Courting your customer
You put a lot of effort into courting a new customer for your business. You make sure the customer gets the best experience while deciding to sign with your company. After all your hard work, the customer decides to join. That decision may seem like the time to celebrate. However, the fight to keep your customer interested has just begun.
Customers often look for the courtship period to continue. They don’t want to feel as though they’ve become second tier to the customers signing on who are newer than they are. Is your business equipped to keep this committed relationship alive?
Your employees are tasked with keeping these customers interested and wanting more. When I worked in retail, for example, I was often encouraged to surprise and delight my customers; I stepped in to make their usual interaction with the company a bit more exciting. I could do so because, as an employee, the company gave me the power to make smarter decisions and leverage the available content—basic customer information, what I learned from their in-store purchasing patterns, loyalty status and recent transaction history. I was continually empowered to help customers based on the context hidden in the content available to me.
The idea that harnessing content to deliver a superior customer experience is possible is not isolated to retail. In many industries, employees rely on content every single day, but it’s often scattered across multiple resources in less than useful formats. This situation makes continuously delivering the service customers demand highly challenging, and the relationships can begin to fizzle.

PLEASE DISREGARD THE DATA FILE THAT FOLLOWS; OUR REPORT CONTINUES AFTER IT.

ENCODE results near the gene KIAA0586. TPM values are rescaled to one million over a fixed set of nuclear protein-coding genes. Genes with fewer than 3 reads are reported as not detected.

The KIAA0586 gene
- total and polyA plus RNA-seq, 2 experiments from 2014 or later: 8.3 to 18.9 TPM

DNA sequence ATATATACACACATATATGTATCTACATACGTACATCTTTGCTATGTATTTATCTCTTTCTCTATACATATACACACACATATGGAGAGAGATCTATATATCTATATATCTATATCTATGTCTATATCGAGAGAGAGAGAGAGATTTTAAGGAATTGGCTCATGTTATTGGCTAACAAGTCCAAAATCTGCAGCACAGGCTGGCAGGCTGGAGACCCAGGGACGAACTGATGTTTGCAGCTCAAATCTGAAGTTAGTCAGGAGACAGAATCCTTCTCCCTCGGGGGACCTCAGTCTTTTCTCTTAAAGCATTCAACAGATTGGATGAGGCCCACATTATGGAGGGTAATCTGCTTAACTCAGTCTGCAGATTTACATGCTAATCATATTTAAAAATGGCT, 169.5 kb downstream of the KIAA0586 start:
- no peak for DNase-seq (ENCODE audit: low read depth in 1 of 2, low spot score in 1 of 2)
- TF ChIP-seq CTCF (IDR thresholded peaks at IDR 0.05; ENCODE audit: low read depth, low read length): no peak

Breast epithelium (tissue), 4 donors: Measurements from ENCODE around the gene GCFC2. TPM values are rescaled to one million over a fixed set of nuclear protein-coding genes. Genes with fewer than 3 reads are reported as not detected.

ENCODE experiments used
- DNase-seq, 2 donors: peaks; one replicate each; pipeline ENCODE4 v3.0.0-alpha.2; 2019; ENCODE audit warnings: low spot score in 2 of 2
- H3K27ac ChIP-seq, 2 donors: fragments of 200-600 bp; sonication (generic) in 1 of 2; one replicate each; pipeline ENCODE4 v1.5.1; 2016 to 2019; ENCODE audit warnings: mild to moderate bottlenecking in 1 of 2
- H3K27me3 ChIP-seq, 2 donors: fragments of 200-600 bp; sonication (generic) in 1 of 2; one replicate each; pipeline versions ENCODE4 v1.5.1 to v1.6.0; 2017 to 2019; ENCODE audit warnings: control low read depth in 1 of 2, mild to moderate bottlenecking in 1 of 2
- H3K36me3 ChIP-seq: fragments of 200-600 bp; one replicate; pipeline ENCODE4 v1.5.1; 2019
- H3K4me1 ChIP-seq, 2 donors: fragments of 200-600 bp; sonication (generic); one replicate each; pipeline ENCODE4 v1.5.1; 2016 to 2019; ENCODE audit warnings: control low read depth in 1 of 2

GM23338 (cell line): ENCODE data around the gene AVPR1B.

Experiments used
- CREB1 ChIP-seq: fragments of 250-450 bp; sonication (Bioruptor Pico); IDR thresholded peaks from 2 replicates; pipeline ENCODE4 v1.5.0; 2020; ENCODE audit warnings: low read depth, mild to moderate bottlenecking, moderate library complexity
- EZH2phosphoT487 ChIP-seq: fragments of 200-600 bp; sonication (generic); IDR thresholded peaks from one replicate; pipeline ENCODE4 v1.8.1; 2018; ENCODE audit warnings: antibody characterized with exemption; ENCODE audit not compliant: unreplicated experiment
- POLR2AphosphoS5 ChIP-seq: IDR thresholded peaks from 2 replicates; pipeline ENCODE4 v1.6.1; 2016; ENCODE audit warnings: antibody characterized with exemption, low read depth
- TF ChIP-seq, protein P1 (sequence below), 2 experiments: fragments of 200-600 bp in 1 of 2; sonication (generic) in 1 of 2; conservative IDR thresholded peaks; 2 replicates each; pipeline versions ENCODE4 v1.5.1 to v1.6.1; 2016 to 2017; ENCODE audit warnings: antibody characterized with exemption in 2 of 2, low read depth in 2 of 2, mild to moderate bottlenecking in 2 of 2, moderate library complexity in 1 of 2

Think about it. Suppose you manage an insurance company that is handling a claim. When customers call to follow up on a problem, you want your employees to be able to grab the necessary information as quickly as possible, right? You don’t want a customer sitting on hold while the agent shuffles folders of paper around and asks across the office for the critical piece of information on what’s covered. And you don't want the customer to have to remind the agent of when exactly the accident took place or when the claim was filed.
Clearly, fragmentation of content can drain productivity and frustrate customers who are expecting the insurance company to know their entire story on the spot and accurately. Don’t let your customer relationships end early. Getting the right content to the right people at the right time is possible no matter where they are. Check out the ebook, Harness Content to Deliver a Superior Customer Experience, from IBM Enterprise Content Management (ECM) to learn more about empowering employees to keep customers at the center of your business.